Woman goes on racist rant during L.A. County traffic stop, tells deputy ‘you’ll never be white’
A traffic stop took an ugly turn last month when the driver unleashed a racist tirade on a Los Angeles County sheriff’s deputy.
The April 23 exchange in San Dimas was recorded on the deputy’s personal body camera, which captured the woman calling him a “murderer” and a “Mexican racist,” after he pulled her over for using her cellphone while driving.
“You’re always going to be a Mexican,” she can be heard saying to the deputy, who has not been identified. “You’ll never be white, which is what you really want to be. You want to be white.”
The video has been viewed more than 5.6 million times since an edited version was uploaded to Twitter by Fox News reporter Bill Melugin on Monday.
The woman later filed a personnel complaint against the deputy for “discourtesy,” and the incident is under investigation, sheriff’s officials said.
Sheriff Alex Villanueva commended the deputy for his demeanor, which he described as an example of “professionalism and patience.”
In the video, the woman described herself as a teacher and said she left her driver’s license at home. She denied using her phone while driving and said she was using the device to record the deputy because he was scaring her.
“You’re threatening to kill me and my son,” she said. She also asked for his supervisor and called him a “murderer” several more times.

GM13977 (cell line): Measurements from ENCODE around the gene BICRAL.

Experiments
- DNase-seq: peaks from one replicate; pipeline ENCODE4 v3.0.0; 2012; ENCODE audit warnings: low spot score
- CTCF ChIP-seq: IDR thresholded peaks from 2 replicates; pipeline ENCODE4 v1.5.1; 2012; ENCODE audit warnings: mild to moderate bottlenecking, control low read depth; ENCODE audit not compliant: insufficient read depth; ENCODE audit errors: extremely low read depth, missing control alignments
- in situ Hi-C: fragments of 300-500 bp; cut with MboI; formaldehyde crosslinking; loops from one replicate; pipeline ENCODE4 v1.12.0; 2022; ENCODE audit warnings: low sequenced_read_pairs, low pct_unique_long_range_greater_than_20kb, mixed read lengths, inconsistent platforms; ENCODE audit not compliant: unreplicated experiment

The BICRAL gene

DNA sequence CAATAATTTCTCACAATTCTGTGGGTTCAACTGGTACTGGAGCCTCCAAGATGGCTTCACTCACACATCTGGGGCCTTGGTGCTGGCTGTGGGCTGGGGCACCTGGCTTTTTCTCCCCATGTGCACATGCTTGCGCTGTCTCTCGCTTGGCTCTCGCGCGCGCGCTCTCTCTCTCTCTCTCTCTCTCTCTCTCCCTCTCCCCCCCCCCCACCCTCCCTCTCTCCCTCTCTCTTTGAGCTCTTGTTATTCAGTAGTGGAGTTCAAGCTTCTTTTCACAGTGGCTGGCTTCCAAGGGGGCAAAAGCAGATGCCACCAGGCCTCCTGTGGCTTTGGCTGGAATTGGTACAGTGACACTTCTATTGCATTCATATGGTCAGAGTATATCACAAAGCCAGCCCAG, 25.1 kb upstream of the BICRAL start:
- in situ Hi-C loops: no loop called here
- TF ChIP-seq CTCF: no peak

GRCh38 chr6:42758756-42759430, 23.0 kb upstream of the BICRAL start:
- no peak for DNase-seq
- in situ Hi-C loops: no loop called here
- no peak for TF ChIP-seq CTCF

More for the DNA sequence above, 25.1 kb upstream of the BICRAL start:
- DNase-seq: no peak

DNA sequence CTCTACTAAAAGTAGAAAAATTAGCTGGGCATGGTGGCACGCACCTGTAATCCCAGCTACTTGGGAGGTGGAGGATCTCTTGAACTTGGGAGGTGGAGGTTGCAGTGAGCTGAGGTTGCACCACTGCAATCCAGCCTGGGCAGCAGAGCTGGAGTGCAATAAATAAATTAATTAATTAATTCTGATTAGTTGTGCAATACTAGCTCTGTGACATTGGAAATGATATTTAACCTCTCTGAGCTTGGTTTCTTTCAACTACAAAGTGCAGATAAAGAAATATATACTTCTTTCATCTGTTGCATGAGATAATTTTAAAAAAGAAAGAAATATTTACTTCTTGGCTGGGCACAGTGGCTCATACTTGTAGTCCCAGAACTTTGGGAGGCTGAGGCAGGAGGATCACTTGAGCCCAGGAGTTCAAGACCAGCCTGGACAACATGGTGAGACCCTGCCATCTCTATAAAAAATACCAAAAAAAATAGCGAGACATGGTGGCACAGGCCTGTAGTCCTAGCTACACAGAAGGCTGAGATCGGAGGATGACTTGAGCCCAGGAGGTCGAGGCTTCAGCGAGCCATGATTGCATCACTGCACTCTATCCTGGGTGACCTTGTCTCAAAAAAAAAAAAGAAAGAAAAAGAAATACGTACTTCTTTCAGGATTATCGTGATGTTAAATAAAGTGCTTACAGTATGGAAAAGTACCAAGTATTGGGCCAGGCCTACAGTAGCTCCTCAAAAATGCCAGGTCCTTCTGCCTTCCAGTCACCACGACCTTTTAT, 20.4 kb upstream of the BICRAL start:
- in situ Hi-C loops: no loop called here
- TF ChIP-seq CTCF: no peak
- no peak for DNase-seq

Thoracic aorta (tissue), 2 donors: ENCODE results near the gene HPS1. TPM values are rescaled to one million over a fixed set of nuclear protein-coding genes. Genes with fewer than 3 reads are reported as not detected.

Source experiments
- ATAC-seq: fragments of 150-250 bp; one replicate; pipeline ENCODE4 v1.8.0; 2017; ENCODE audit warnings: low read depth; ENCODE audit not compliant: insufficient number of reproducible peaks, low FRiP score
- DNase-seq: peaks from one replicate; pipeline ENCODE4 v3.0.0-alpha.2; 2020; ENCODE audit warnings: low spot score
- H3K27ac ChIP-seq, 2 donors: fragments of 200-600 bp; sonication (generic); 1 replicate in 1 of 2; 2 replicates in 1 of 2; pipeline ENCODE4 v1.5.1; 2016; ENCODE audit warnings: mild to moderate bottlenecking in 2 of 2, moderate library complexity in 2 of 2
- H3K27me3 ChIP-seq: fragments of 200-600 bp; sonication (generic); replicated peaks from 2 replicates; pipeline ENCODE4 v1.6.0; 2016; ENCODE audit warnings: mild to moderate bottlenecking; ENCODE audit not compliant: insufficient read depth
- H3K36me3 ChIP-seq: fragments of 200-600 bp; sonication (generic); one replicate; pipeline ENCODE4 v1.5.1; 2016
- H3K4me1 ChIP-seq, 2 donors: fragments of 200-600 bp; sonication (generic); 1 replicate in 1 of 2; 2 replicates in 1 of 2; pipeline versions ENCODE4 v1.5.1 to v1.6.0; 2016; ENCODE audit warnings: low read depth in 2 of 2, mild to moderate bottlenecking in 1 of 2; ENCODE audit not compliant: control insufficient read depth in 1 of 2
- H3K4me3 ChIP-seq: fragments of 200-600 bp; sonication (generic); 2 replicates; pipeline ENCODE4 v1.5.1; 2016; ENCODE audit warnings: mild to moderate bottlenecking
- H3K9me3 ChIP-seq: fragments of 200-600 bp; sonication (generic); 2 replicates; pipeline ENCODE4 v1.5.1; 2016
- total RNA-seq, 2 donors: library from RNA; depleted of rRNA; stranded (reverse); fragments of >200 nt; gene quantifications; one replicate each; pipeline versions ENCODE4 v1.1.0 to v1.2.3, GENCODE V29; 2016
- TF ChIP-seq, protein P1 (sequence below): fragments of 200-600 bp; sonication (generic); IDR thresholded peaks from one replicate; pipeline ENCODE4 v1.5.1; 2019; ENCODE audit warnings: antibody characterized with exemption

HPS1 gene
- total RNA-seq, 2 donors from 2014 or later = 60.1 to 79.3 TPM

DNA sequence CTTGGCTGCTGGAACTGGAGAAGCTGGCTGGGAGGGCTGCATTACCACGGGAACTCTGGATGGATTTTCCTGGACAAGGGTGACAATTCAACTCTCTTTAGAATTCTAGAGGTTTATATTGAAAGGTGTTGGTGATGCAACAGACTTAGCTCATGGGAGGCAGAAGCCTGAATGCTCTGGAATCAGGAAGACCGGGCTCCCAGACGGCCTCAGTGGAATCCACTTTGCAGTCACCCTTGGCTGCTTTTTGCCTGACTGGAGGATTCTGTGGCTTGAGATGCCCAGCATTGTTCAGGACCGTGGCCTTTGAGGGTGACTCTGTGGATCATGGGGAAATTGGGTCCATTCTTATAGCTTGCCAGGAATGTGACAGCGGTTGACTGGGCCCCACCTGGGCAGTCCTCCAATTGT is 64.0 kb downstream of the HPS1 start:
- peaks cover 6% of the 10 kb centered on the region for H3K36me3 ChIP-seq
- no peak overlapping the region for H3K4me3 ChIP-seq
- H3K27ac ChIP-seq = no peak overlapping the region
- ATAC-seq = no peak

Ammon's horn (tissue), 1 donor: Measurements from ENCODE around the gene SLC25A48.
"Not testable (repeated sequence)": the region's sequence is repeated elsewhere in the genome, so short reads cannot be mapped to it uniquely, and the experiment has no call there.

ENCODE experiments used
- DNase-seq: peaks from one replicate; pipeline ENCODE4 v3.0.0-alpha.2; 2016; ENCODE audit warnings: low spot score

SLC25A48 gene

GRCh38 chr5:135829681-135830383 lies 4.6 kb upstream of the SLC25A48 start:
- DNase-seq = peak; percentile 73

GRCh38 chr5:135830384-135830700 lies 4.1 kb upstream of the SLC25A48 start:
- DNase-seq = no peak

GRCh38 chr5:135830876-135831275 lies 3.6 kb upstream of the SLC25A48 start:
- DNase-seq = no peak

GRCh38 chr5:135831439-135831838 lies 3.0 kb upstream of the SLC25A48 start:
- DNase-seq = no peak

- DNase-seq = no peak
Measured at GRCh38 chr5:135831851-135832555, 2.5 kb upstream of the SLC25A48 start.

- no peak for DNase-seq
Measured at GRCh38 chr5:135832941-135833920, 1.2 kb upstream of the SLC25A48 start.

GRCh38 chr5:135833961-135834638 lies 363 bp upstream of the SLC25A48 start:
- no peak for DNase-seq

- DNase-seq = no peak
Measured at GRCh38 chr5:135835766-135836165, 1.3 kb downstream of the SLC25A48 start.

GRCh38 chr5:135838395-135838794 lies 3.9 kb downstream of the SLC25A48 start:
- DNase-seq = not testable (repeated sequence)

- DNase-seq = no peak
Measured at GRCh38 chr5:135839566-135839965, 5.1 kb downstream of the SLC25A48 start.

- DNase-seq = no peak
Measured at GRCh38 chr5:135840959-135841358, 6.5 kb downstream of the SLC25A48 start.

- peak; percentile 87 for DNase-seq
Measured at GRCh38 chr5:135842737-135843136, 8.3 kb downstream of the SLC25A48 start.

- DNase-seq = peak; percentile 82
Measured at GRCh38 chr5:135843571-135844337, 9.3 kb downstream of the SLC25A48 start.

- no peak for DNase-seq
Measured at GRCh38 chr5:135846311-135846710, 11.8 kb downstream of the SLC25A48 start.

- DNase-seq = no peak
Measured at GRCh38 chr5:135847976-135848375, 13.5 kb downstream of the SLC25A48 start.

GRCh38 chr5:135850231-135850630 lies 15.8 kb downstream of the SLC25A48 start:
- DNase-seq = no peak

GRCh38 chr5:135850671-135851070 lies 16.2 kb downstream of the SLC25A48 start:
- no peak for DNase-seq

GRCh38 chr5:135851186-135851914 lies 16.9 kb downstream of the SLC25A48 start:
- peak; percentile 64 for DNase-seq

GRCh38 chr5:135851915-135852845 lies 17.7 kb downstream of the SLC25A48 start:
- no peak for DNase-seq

The edited video, which is about two minutes long, later shows the deputy’s supervisor arriving at the scene.
“He’s only citing you for using your cellphone while you’re driving. That’s it,” the supervisor said.
The woman has not been publicly identified. Los Angeles Southwest College said on Twitter that she may have been a former employee who last worked at the college in 2017.
Sheriff’s officials said she has filed at least one prior complaint against the department.
Although it is illegal to have your phone in your hand while driving in California, some experts said the woman’s defense — that she was using the device to film the deputy — is a legal gray area.
“The prohibition against using cellphones behind the wheel is to prevent distracted driving,” said Jody Armour, a law professor at the University of Southern California. “But if I’m using it to record a threat ... there’s room at least for argument.”
He said that the woman, whose race in the video is unclear, may have reacted negatively to the deputy because of well-publicized “fraught interactions” with law enforcement, including some stemming from traffic stops that ended violently.
But, he added, she lost credibility when she got personal.
“It assumes that you know what the motivations of this particular [deputy] are,” Armour said of her actions. “It is unfortunate.”
John Myers, a visiting professor of law at U.C. Hastings, said the woman committed a “racist verbal attack” and that it could constitute a hate incident — an act of hostility that is motivated by characteristics such as race, religion or sexual orientation but does not rise to the level of a crime.
The body camera belonged to the deputy and was not sheriff’s department equipment, according to spokeswoman Trina Schrader.
After years of delay, the department is in the process of issuing body cameras to all deputies. Schrader said the rollout is an “extensive process” that takes time. The station where the deputy works is slotted to receive the cameras this summer, she said.
Some officers without official body cameras use personal cameras or audio recorders to document public encounters and protect themselves from false allegations.
Schrader said law enforcement officials encounter hostility from the public almost daily.
“The whole thing is a bummer,” she said. “But’s normal for us, so we weren’t very surprised by it as much as the rest of the nation is.”
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